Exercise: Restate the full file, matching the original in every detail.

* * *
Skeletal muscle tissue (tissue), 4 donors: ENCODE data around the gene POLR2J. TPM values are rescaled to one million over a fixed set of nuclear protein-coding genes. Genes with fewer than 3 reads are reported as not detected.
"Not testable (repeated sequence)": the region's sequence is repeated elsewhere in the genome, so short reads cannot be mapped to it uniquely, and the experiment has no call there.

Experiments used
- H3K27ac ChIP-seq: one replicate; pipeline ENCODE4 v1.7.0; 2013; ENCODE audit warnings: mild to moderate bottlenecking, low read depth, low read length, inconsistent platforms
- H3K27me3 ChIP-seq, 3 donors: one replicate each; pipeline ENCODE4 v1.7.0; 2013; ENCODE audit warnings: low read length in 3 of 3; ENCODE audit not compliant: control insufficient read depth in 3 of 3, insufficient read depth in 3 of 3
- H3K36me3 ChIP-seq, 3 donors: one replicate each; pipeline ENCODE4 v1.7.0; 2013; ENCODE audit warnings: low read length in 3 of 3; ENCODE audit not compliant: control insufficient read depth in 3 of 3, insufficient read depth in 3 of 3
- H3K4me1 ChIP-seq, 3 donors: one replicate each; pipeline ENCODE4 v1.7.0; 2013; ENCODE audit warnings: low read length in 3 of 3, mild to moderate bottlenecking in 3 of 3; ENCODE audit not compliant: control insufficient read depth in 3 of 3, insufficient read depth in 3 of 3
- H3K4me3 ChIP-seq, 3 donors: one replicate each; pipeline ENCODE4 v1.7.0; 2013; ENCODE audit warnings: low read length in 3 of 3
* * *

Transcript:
Skeletal muscle tissue (tissue), 4 donors: ENCODE data around the gene POLR2J. TPM values are rescaled to one million over a fixed set of nuclear protein-coding genes. Genes with fewer than 3 reads are reported as not detected.
"Not testable (repeated sequence)": the region's sequence is repeated elsewhere in the genome, so short reads cannot be mapped to it uniquely, and the experiment has no call there.

Experiments used
- H3K27ac ChIP-seq: one replicate; pipeline ENCODE4 v1.7.0; 2013; ENCODE audit warnings: mild to moderate bottlenecking, low read depth, low read length, inconsistent platforms
- H3K27me3 ChIP-seq, 3 donors: one replicate each; pipeline ENCODE4 v1.7.0; 2013; ENCODE audit warnings: low read length in 3 of 3; ENCODE audit not compliant: control insufficient read depth in 3 of 3, insufficient read depth in 3 of 3
- H3K36me3 ChIP-seq, 3 donors: one replicate each; pipeline ENCODE4 v1.7.0; 2013; ENCODE audit warnings: low read length in 3 of 3; ENCODE audit not compliant: control insufficient read depth in 3 of 3, insufficient read depth in 3 of 3
- H3K4me1 ChIP-seq, 3 donors: one replicate each; pipeline ENCODE4 v1.7.0; 2013; ENCODE audit warnings: low read length in 3 of 3, mild to moderate bottlenecking in 3 of 3; ENCODE audit not compliant: control insufficient read depth in 3 of 3, insufficient read depth in 3 of 3
- H3K4me3 ChIP-seq, 3 donors: one replicate each; pipeline ENCODE4 v1.7.0; 2013; ENCODE audit warnings: low read length in 3 of 3